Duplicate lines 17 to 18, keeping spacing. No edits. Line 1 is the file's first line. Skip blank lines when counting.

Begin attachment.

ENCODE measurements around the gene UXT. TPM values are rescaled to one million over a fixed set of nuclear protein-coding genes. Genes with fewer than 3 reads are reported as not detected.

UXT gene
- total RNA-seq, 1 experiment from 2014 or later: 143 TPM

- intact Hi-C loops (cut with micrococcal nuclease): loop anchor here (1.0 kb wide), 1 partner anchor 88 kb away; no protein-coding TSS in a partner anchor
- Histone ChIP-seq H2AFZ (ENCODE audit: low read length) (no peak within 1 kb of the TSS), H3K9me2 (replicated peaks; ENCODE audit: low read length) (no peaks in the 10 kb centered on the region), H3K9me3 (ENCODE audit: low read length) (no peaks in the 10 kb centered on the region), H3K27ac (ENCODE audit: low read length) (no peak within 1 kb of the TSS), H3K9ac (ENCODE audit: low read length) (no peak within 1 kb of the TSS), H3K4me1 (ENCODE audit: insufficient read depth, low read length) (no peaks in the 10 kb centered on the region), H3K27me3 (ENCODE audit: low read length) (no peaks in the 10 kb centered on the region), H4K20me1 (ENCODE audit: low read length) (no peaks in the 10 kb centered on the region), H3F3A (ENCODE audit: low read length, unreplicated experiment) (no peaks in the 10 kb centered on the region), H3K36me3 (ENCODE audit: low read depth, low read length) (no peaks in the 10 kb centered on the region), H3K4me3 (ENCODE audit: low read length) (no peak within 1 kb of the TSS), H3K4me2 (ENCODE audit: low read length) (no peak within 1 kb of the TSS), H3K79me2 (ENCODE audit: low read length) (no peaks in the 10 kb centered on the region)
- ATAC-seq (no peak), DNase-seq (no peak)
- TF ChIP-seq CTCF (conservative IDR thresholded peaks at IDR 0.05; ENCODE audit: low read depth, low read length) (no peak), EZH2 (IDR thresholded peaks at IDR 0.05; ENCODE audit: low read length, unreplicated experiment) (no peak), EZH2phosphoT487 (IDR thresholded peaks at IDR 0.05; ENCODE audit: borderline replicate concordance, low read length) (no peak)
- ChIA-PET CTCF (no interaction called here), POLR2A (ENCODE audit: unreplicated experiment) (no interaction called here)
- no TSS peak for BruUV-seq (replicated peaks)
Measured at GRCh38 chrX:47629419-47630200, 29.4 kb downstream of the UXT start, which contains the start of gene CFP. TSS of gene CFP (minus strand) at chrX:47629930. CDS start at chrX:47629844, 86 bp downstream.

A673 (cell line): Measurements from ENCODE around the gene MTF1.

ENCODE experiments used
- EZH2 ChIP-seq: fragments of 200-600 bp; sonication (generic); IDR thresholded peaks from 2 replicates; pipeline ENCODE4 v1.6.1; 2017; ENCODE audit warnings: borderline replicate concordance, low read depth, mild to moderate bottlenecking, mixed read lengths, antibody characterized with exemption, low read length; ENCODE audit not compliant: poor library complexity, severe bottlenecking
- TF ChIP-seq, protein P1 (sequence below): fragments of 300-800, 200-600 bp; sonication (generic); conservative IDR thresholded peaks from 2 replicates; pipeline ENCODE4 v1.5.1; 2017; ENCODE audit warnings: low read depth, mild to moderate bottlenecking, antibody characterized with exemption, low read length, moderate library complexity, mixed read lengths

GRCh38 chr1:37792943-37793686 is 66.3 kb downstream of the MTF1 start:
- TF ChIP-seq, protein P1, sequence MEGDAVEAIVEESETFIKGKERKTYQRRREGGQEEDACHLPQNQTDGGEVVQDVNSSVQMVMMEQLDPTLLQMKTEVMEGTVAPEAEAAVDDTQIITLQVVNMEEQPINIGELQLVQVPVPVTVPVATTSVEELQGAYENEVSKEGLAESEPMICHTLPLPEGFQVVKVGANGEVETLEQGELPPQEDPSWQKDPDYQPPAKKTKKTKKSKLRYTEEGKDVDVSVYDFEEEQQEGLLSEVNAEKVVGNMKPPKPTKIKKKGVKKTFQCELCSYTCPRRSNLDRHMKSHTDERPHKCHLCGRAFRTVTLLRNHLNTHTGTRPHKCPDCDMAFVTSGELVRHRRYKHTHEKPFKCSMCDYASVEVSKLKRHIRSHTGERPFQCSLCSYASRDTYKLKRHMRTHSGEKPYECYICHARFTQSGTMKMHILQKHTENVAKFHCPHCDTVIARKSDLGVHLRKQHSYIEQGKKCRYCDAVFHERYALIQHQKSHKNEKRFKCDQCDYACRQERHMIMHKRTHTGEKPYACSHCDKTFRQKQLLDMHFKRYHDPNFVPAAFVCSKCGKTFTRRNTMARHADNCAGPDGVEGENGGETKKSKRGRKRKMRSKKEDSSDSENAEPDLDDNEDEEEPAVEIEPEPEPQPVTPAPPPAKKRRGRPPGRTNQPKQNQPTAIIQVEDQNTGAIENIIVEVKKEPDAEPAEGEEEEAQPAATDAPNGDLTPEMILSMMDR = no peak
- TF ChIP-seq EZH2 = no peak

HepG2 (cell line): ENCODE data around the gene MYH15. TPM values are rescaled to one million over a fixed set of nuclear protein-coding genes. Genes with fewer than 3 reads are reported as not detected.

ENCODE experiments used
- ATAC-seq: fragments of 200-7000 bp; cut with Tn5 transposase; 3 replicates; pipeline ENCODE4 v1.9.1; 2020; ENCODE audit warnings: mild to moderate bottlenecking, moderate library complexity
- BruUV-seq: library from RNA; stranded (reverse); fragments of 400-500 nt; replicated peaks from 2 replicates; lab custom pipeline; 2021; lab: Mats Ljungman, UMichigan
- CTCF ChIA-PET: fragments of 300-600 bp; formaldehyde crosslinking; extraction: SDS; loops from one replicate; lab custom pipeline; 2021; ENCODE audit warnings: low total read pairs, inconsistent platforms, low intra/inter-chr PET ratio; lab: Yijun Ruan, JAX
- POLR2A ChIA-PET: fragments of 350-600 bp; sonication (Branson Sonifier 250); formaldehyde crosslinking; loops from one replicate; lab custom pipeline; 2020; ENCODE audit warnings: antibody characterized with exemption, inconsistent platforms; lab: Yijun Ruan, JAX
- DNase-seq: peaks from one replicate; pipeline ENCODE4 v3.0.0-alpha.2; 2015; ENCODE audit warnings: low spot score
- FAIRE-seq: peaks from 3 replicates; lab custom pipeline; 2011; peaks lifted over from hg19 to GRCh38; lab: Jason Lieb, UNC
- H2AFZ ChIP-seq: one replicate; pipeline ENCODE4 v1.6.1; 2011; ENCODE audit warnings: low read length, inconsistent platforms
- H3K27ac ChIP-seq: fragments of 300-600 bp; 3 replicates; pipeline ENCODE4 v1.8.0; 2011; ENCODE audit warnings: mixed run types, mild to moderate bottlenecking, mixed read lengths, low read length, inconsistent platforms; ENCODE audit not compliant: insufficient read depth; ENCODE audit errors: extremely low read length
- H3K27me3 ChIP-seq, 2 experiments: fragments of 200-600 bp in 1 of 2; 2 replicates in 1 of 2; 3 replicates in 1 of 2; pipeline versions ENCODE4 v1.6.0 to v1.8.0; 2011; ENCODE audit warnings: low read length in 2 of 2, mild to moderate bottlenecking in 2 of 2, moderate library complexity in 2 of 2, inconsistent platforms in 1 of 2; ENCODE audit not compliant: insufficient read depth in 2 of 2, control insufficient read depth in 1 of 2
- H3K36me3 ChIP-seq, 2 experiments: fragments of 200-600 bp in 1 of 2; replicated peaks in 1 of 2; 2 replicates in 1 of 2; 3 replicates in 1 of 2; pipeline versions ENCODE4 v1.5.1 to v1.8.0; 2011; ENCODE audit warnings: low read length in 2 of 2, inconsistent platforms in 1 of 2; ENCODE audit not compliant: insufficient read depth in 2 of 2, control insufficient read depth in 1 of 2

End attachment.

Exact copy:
- TF ChIP-seq EZH2 = no peak

HepG2 (cell line): ENCODE data around the gene MYH15. TPM values are rescaled to one million over a fixed set of nuclear protein-coding genes. Genes with fewer than 3 reads are reported as not detected.